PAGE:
09 July 2012 - 22:33 Extreme Winds Hit St. Peter-Ording in day 3 of Beetle Kitesurf World Cup
KITESURF, PKRA Beetle Kitesurf World Cup, Day 3 -- Today, St. Peter-Ording experienced wind gusts of over 45 mph mixed with rain and rising tides in the afternoon. The weather early on allowed for the beginning of trial heats, which ran through heat #13. After this point, winds were simply too strong to safely carry on competition.
The trials that did take place were incredibly impressive, as the wind was clearly gusty and highly unpredictable. Most riders were over-powered on their 6 and 7-meter kites, as they kept barely enough control to execute some stellar maneuvers and complicated tricks. With considerably more wind swell than the day prior, freestylers battled the rough waters and choppy conditions with both bravery and grace. Johnno Scholte (NED), Tijn Van Esch (NED), Reno Romeu (BRA), Finn Behrens (GER), and Antoine Fermon (FRA) all did especially well, throwing down a myriad of powered tricks, each placing first in their respective heats. Other top finishers included Christophe Tack (BEL), Ariel Cornial (DR), and Ben Bowd (UK), among others.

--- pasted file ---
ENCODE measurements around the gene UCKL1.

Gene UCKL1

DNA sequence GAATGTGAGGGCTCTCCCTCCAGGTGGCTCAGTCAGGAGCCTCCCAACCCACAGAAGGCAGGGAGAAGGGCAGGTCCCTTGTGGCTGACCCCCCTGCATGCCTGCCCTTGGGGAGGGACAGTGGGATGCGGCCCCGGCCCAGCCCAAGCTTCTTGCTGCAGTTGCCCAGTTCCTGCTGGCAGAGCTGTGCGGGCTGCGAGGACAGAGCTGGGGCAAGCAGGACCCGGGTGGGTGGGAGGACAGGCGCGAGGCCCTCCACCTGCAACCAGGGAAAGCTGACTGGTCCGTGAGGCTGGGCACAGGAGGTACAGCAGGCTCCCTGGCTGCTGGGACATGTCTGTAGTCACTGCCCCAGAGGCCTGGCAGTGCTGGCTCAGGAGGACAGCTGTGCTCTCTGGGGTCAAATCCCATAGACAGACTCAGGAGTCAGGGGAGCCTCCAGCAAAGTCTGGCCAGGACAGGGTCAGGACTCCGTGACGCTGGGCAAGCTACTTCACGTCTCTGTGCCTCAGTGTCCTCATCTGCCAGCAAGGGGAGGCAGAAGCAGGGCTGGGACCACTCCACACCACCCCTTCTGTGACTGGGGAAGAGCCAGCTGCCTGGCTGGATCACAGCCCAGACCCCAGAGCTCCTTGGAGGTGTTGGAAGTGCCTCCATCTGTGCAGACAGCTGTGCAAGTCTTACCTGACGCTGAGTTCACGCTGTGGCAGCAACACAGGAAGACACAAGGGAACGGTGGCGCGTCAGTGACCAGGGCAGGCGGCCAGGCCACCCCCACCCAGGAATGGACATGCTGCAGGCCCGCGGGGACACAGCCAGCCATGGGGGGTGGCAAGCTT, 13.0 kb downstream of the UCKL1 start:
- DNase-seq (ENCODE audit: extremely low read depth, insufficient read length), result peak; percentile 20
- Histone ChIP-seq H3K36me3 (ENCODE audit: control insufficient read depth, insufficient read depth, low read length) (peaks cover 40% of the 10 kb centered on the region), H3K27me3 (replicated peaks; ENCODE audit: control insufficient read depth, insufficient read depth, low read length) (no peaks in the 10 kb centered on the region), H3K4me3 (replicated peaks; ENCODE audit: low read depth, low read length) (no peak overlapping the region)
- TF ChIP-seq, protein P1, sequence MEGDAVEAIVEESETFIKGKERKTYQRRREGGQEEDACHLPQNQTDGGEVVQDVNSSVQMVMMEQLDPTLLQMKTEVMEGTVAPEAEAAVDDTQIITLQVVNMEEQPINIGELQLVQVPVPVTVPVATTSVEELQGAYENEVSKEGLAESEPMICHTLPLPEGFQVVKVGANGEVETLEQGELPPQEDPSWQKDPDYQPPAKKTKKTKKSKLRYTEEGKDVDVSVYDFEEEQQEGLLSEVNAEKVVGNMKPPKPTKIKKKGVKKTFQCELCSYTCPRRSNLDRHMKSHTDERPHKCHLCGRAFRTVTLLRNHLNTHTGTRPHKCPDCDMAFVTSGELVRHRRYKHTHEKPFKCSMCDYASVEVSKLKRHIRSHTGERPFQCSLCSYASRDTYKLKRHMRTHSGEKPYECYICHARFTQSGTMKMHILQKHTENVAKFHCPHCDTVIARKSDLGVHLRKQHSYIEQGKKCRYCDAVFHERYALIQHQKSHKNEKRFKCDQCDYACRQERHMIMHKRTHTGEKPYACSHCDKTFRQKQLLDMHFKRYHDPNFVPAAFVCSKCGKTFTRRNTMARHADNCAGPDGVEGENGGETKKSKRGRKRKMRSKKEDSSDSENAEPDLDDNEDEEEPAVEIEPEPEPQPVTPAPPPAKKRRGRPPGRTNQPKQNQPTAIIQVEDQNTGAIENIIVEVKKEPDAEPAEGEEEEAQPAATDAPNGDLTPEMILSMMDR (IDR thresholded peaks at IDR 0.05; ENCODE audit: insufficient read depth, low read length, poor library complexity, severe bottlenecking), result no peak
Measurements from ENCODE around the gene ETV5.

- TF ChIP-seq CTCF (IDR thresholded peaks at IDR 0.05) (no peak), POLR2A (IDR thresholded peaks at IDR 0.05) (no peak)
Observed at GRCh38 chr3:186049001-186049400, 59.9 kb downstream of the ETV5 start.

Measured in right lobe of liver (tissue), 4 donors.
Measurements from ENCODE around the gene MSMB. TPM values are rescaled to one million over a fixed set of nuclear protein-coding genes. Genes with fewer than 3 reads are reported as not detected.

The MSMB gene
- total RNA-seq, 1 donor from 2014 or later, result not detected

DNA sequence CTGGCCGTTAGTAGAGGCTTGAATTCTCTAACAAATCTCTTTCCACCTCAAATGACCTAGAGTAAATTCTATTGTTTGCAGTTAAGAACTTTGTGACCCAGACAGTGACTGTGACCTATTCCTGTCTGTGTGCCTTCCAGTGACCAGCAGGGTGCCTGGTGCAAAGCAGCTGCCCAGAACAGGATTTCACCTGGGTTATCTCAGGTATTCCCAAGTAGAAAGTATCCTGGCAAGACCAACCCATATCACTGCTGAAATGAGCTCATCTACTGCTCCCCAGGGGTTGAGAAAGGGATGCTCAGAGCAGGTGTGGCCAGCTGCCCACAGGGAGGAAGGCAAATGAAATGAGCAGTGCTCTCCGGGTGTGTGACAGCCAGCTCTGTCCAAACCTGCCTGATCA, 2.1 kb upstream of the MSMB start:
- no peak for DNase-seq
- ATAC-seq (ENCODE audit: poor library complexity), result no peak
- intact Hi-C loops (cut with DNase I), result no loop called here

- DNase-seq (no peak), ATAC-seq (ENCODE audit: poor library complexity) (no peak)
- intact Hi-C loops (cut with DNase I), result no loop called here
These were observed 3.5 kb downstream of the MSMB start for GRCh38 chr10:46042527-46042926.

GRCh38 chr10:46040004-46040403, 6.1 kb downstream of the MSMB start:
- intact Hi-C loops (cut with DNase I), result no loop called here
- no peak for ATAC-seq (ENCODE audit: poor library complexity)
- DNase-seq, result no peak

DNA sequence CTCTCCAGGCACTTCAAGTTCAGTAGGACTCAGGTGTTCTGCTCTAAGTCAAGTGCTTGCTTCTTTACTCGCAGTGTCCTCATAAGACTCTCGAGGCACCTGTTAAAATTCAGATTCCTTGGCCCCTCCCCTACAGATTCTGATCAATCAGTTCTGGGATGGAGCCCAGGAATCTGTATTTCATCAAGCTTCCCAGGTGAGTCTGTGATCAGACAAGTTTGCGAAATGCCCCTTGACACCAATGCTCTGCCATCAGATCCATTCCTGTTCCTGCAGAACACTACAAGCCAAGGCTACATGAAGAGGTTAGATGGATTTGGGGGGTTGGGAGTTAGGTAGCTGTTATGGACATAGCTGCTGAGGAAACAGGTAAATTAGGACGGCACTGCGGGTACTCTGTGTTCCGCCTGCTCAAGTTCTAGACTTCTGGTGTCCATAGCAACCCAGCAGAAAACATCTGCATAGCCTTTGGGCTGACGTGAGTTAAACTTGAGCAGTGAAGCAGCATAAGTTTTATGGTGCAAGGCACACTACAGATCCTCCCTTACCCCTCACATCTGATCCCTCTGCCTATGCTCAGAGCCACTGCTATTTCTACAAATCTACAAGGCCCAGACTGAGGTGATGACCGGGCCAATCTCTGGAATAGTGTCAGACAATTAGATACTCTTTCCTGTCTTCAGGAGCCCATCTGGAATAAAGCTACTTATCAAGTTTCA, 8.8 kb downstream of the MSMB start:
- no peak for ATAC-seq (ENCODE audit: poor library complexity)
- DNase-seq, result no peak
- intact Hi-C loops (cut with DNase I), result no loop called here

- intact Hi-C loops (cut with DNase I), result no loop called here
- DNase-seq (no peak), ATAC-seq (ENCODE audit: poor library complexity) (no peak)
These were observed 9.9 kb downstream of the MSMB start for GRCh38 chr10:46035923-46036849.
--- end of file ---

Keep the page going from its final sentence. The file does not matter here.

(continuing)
Aside from the absence of competition, the beach and event site still proved to be an entertaining spectacle, with downed flags, flooded tents, and wind-blown faces everywhere. As the sand hissed over the beach from around 9am on, competitors kept up their hopeful attitudes and willingness to stay huddled inside the massive wind-battered tents for the majority of the day, until it was officially called off at 2pm.
Tomorrow, the wind is expected to ease up, with probable measurements of 15-20 knots. These conditions will likely be ideal for the continuation and completion of trial heats as well as the possible start of single elimination heats. Racing may also take place, depending on the wind levels.
PKRA Press Mon, July 9, 2012 10:05 pm
Day 2 - A Quintessential Racing Day in Germany